Free game 404Sight promotes NET Neutrality
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Free game 404Sight promotes NET Neutrality
19 April, 2015

Retro Yeti Games created a free game that encourages users to support Net Neutrality. It’s pro-active, fun and powered by with Unreal Engine 4.

A team of graduate students enrolled in the Entertainment Arts and Engineering program at the University of Utah recently released 404Sight. It’s a free-to-play title with no microtransactions. Instead it has a powerful message – it encourages users to speak in favor of Net Neutrality.

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Gameplay is pretty simple: you run around different 3D locations, jump from one platform to the next and try to avoid hazards that slow you down. The game is created using Unreal Engine 4 and although it does not boast any impressive visuals it’s pretty enough and has some very interesting level design.

What is interesting is the way this project promotes NET Neutrality (NN). This principle requires internet providers and governments to treat all online data equaly. However during the recent years various parties greatly violated these principles, which led to fears of completely monitored web.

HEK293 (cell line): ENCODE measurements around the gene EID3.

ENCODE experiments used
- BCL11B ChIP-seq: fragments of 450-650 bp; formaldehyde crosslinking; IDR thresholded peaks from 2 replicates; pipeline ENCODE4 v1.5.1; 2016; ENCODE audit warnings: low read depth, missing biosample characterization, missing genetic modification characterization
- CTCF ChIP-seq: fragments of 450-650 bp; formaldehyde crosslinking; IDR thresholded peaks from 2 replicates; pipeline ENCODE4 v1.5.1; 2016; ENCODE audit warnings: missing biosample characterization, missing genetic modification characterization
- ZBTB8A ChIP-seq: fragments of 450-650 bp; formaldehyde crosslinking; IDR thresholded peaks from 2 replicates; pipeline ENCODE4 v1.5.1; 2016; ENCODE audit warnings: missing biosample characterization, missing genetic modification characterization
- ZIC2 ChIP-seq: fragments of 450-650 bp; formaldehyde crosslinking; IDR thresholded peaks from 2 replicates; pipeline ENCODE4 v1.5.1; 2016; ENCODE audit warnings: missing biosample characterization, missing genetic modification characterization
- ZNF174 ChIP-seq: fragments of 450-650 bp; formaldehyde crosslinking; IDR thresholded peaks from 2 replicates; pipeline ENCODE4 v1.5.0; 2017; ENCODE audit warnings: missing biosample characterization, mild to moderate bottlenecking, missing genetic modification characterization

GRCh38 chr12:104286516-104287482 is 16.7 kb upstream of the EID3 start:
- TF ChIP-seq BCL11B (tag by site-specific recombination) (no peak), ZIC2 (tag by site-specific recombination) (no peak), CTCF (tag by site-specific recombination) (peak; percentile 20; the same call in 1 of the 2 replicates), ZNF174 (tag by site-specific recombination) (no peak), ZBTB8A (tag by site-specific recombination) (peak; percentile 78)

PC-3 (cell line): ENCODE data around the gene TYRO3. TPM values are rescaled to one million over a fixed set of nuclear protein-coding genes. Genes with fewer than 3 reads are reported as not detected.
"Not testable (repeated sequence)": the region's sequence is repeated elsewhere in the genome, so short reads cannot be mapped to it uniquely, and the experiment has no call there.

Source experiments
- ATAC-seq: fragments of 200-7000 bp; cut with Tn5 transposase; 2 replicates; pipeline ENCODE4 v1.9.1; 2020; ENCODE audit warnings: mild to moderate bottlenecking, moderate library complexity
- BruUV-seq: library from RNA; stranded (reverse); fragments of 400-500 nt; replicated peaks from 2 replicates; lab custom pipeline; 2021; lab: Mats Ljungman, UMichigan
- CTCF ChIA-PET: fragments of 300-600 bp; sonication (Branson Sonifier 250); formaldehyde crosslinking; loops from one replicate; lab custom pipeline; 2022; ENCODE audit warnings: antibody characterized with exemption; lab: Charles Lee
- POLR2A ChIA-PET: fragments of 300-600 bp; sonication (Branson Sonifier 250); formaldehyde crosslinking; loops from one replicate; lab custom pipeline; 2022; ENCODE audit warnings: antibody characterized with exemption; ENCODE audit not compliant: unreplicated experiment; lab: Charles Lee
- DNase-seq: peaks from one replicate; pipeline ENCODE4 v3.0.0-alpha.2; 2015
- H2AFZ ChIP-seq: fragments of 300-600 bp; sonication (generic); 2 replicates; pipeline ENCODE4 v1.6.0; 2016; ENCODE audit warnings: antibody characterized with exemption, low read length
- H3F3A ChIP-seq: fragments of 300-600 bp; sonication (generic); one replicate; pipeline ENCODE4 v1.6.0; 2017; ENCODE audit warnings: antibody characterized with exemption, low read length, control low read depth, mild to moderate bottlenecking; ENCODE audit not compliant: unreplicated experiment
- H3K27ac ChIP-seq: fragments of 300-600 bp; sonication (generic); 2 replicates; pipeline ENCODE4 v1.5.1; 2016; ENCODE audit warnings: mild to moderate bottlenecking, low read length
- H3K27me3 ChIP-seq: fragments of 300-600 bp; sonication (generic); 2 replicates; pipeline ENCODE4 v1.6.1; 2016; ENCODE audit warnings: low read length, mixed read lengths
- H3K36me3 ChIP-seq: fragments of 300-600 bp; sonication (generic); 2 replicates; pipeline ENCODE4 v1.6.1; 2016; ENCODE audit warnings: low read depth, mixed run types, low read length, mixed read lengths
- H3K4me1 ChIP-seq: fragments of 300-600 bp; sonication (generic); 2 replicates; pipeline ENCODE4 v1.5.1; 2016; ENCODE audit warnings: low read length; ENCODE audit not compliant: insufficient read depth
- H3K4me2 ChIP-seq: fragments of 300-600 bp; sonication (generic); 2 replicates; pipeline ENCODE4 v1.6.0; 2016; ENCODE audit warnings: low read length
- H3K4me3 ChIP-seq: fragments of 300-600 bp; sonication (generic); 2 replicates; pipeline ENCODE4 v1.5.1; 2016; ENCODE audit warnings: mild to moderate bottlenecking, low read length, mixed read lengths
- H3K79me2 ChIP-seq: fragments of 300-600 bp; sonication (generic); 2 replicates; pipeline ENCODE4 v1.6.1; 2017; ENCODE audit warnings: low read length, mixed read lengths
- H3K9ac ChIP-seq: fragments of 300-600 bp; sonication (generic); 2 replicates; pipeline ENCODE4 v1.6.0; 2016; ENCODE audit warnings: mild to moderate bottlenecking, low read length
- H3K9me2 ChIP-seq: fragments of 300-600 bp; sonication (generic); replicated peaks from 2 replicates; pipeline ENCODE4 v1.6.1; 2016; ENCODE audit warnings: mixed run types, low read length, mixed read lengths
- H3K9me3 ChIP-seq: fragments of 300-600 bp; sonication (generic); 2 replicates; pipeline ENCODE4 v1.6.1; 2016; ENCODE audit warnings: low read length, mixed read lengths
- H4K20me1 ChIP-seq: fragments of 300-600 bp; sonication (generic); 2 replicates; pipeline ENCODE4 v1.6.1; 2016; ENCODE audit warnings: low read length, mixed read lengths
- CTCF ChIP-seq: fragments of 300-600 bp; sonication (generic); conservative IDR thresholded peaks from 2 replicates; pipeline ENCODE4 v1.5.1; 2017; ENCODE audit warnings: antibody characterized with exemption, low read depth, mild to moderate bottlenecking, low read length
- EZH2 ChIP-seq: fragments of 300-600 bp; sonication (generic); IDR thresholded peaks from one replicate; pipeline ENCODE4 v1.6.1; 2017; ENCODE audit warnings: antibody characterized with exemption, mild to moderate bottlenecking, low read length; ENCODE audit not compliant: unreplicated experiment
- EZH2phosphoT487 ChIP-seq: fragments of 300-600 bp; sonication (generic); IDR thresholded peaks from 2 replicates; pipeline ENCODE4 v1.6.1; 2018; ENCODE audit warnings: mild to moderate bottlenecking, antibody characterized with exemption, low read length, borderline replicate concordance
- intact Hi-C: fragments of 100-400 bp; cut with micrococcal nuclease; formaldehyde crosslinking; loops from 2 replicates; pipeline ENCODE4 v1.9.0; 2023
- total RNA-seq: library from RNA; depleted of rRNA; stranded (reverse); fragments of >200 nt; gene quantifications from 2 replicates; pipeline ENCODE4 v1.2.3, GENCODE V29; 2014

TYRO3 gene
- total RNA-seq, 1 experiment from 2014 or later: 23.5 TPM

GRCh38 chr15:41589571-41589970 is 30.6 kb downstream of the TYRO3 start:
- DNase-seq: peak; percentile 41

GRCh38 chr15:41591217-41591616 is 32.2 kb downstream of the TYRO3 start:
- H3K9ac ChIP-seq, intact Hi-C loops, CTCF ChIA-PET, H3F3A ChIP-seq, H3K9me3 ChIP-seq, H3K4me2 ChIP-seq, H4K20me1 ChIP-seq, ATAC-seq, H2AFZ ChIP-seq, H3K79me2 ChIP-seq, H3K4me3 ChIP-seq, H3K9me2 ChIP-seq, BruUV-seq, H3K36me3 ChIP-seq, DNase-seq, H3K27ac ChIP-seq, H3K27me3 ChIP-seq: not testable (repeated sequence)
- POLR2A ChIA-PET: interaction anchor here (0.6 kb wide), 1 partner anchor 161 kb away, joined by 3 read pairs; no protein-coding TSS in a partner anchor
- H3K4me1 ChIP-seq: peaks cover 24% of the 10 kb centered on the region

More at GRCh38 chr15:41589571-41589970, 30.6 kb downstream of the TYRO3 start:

This is what developers wrote about NN on their website:

The internet is for everyone. Period.

The fact that a small handful of companies are seeking to control internet speeds and the flow of content to benefit themselves under the guise of improving quality of service…it makes us mad. No, it makes us furious. We believe those companies should own up to their real motive – greed. If they were able to control the internet , it would mean their continued monopoly and little chance of equal access for everyone. That’s just wrong.

We’re graduate students, so we live and breathe the internet almost 24/7. We use it for our education and game development – anything from finding code snippets to references for art. We play online games. We contact friends and fellow developers around the world.  We watch streaming videos and tutorials, we download software and tools. We use it for everything.

We want an open internet. We are for net neutrality.

It’a a very nice way to draw gamers’ attention to important issues.

If you’re interested in the different ways games can turn into media, have a look at “Newsgames: Journalism at Play” by Ian Bogost. This is a truly fascinating read.


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